Types of Lights for Plant Growth

In order for plants to live they must have different types of light. Plants absorb the light around them, converting it into food and resources to grow. Plants require different types of light in different quantities to promote plant growth. Understanding the types of light for plant growth enables gardeners to have healthier plants that yield higher bloom, seed and fruit volumes.

White Light

One type of light for plant growth is white light. White light is a primary light that used in normal household bulbs. However, plants need only small amounts of white light. The University of Missouri Extension warns that incandescent bulbs do not provide enough of the different types of light needed for plant growth.

Red Light

The primary rays of light plants need are red. These are found in some quantities in incandescent bulbs. Plants can receive red light from artificial plant grow lights and from fluorescent bulbs. The University of Missouri Extension advises to use soft white fluorescent bulbs if indoor gardeners do not want to purchase and use specialty grow lights.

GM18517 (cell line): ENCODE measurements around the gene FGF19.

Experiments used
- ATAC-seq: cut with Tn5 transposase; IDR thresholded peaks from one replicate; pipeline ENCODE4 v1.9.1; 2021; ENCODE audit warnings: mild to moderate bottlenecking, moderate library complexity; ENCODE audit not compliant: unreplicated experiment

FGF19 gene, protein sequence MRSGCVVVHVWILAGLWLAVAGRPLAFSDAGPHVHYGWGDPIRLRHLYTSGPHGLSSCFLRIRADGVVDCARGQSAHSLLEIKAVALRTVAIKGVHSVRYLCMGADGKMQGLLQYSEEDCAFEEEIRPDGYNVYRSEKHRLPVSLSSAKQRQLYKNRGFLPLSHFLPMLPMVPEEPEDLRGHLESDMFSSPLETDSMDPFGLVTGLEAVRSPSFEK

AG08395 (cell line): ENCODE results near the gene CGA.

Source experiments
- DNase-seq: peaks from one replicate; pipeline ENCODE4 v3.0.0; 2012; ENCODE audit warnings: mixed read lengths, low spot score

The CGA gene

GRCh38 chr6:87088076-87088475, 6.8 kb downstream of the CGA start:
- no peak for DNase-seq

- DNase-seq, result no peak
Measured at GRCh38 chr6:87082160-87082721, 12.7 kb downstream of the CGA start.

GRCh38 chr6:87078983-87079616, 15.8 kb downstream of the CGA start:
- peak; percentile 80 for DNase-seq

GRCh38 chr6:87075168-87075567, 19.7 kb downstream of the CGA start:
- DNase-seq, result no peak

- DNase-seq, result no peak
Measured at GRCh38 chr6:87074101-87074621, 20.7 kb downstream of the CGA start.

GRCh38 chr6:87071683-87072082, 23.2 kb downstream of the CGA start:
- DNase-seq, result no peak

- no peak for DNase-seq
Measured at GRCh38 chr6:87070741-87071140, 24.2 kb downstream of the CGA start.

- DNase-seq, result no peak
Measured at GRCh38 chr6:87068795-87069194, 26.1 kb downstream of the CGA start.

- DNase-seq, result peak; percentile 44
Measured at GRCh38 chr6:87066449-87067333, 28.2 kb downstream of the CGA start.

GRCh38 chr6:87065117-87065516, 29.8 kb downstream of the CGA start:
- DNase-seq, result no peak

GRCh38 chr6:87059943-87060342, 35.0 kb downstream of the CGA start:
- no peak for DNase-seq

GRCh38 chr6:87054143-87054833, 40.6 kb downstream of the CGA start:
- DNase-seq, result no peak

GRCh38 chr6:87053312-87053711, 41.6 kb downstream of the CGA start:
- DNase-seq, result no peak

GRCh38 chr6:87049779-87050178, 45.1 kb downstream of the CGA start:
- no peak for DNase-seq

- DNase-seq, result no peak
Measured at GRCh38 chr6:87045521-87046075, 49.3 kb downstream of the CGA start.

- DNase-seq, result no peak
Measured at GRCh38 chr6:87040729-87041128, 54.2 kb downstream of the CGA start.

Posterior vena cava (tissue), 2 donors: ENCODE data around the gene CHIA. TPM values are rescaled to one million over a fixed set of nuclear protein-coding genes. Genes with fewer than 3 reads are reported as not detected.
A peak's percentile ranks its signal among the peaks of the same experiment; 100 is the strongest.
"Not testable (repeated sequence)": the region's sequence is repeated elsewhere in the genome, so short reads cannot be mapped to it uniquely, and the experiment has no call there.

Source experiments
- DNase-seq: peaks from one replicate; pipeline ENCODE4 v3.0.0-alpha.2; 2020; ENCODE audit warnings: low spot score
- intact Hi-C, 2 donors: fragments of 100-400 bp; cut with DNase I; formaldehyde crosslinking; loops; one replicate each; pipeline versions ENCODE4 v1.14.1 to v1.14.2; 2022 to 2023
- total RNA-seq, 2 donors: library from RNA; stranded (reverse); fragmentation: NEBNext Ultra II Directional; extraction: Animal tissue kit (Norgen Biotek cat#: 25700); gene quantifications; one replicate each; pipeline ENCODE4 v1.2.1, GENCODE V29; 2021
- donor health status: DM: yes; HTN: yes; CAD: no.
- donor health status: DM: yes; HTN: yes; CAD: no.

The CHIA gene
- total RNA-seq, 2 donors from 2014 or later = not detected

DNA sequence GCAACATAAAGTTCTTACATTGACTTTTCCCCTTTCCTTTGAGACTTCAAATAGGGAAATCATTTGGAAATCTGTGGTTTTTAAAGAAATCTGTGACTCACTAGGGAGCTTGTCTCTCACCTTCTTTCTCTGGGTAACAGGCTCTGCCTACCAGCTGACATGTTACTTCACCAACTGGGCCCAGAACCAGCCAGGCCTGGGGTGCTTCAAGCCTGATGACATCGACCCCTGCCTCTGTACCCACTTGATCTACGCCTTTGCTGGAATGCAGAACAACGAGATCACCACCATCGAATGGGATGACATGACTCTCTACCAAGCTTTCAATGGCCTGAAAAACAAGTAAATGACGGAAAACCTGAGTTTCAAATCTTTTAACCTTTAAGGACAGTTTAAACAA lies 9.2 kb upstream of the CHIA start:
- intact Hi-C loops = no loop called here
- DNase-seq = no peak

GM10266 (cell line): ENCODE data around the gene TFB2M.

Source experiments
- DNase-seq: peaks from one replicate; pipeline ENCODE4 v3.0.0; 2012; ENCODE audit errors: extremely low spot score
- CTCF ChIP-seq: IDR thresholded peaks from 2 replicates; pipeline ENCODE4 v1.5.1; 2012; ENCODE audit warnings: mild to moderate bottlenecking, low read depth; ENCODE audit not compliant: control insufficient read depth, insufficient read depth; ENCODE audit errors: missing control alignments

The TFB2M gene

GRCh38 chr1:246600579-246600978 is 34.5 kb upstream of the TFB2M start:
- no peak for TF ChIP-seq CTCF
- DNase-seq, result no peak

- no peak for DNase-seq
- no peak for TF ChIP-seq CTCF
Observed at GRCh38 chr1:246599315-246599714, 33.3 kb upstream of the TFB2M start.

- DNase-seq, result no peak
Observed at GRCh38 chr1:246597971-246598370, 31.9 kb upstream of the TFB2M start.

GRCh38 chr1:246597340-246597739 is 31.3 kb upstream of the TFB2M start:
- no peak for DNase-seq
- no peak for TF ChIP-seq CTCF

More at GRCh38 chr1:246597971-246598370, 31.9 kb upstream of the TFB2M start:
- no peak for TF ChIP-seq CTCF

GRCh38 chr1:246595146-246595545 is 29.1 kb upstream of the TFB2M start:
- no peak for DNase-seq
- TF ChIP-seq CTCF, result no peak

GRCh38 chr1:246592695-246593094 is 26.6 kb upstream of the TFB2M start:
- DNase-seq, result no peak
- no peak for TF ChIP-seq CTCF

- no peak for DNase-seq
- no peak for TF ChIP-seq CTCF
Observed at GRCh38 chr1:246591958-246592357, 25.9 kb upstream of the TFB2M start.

Blue Light

Rays of blue light are the third type needed for plant growth. Incandescent bulbs carry no blue light at all. According to the University of Missouri Extension, gardeners can now purchase "self-reflectorized spot lamps coated to emit more blue light." Plants must have a balance of blue light and red light to do well.

Natural Lighting

Many new indoor gardeners place plants near windows or in sunny rooms. They mistakenly think the plants will receive enough natural lighting to flourish. The University of Missouri Extensions advises plants further than 10 feet from a window will not receive adequate natural lighting. Some low-light plants will suffer from too much light if placed in windows receiving light from the south. If in doubt, the best windows for natural lighting are ones receiving light from the east and west. These windows give medium light levels.

Keywords: lights for plant growth, types of lights for plants, plant lighting

About this Author

Daniel Smith graduated from technical school in 1993 and has been writing since 2005. His has written numerous articles for the instructional website called eHow in areas including gardening, home improvement, celebrating special events and health-related topics.